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Internet separation has lengthened waiting times for patients

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Internet surfing separation imposed after June's cyber attack may be made permanent, but advisers warn of longer waiting times, staff fatigue

Cutting Internet access in public healthcare institutions here has caused a variety of difficulties, such as longer waiting times for patients, declined productivity and increased staff fatigue, and had led to new cyber-security risks.

The Ministry of Health's (MOH) chief data adviser, Associate Professor James Yip, yesterday outlined these difficulties before a Committee of Inquiry (COI) looking into Singapore's worst cyber attack.

In June, the personal data of 1.5 million SingHealth patients and the outpatient prescription information of 160,000 people, including Prime Minister Lee Hsien Loong, were stolen.

Temporary Internet surfing separation (ISS) was imposed on SingHealth on July 19, followed by the National University Health System (NUHS) and the National Healthcare Group (NHG) on July 22, as a move to safeguard IT systems and confidential patient data after the cyber attack.

Health Minister Gan Kim Yong told Parliament in August that the Government was studying ways to make ISS a permanent measure in some parts of the public healthcare system.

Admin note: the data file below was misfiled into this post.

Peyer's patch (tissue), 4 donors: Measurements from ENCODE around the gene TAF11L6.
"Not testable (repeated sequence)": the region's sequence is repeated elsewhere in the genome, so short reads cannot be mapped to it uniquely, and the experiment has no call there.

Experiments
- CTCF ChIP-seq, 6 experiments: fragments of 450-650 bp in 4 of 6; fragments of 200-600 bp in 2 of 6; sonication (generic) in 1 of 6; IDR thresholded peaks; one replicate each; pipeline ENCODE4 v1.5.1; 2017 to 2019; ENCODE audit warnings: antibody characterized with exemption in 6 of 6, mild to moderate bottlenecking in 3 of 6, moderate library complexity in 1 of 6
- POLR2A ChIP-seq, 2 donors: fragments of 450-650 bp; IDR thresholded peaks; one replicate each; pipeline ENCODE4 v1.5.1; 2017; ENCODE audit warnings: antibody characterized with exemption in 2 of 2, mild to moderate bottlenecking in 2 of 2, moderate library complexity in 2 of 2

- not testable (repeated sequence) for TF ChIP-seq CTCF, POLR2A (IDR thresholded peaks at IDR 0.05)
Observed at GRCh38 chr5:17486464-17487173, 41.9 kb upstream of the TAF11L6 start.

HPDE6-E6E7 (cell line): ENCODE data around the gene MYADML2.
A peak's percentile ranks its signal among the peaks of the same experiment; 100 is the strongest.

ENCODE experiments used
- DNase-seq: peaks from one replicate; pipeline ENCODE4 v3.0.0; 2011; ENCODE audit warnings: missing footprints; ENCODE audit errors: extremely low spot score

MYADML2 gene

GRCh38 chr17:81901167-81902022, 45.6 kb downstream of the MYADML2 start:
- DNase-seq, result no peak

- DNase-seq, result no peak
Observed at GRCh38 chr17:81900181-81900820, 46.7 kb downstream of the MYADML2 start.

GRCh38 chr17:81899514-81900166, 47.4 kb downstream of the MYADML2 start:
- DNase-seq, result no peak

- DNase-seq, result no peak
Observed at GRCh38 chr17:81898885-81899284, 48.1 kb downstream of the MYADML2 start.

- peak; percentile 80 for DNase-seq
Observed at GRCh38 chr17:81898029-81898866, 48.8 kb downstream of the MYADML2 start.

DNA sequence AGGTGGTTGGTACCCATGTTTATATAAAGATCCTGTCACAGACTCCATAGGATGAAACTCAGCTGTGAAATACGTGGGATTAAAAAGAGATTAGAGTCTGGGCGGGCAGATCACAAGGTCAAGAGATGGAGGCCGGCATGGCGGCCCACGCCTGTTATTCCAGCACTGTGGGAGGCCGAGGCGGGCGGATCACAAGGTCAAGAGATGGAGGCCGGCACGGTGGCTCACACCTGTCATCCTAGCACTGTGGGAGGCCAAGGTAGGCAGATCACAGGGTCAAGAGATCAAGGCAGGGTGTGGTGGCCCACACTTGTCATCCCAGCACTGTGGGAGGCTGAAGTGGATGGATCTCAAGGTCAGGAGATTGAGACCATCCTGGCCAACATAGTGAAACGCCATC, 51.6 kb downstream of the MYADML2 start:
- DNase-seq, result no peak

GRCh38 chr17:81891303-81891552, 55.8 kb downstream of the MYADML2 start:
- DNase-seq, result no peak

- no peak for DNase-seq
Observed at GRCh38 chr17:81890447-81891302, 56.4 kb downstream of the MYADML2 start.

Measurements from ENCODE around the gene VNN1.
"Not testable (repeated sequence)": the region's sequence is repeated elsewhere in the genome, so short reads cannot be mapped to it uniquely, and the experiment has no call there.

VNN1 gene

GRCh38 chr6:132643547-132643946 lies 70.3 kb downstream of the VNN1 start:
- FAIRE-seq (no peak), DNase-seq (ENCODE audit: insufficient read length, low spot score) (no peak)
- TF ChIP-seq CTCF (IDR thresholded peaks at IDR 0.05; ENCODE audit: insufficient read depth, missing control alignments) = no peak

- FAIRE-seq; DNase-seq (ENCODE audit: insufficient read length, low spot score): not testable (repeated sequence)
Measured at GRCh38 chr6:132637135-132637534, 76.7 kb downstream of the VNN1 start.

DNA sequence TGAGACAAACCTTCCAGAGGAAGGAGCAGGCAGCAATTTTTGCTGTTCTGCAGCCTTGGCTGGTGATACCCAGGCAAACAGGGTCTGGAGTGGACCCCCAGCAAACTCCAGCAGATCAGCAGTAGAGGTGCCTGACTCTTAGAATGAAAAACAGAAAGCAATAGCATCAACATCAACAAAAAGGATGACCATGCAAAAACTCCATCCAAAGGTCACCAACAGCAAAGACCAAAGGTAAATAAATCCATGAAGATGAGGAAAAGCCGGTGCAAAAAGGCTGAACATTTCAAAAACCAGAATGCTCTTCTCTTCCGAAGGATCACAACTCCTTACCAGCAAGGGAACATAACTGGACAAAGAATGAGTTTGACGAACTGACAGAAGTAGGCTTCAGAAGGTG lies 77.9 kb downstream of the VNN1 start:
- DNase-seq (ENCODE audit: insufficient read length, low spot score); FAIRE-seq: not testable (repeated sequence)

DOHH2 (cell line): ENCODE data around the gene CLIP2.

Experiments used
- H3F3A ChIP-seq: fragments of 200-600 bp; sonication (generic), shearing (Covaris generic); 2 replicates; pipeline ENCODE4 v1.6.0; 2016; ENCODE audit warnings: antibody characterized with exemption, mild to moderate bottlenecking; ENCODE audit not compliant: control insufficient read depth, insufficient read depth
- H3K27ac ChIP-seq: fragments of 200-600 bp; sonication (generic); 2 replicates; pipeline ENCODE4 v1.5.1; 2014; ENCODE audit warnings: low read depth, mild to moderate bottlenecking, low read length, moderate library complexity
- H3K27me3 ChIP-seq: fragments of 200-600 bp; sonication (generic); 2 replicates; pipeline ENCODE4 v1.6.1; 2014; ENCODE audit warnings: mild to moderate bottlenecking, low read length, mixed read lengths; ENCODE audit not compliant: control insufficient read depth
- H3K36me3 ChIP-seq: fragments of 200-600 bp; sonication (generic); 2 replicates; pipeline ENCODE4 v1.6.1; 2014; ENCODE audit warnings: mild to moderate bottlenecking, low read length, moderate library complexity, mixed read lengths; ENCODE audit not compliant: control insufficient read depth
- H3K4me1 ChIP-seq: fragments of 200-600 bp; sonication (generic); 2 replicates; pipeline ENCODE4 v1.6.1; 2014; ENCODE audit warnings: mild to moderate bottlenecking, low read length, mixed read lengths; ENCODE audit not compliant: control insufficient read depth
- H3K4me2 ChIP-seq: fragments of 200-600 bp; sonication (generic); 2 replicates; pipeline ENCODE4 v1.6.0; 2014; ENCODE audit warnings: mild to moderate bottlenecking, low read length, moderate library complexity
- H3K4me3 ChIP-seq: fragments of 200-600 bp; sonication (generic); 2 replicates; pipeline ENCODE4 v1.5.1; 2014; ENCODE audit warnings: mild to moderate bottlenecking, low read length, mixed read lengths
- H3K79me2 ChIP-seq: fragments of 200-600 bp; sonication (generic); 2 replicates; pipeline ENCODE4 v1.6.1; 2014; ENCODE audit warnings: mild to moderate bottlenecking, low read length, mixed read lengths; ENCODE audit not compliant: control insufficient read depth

But since the implementation of the ISS, Prof Yip said the healthcare clusters, which comprise largely hospitals, polyclinics and medical centres, have had problems with patient care.

Healthcare staff have had to take additional steps to book screening appointments and upload test results for patients.

Frontline patient administration has been affected too.

According to Prof Yip, staff now have to use separate, shared devices to retrieve patient information like insurance details, work permit status and Medisave balances.

This increases waiting time for patients.

As a result, hospital staff have to use their personal mobile phones for work. But the use of separate Internet enabled devices also opens up the system to new cyber-security risks, pointed out Prof Yip.


Prof Yip acknowledged that following the SingHealth attack, public healthcare staff have accepted the challenges of temporary ISS, and that patients have accepted poorer service delivery standards, delays and inconveniences.

But the current situation is not sustainable, he added.

"The operational challenges highlighted above will inevitably translate into tangible manpower and financial costs, and reduced employee and patient satisfaction," he said. "Ultimately, healthcare costs for the general Singapore public will rise."

Testifying before the Committee of Inquiry (COI), former director of the United States' National Security Agency Keith Alexander also warned that cyber criminals can find vulnerabilities and breach any organisation's IT system, given enough time, and current protection measures are insufficient.

To counter this, the Government and industry players need to work together on collective systems that share information to continually learn and prepare defences.

"The threats we face exceed the defences that we have... We need to up the game on the defence, and the defences have to grow quickly," Mr Alexander, now chief executive officer of IronNet Cybersecurity, said yesterday.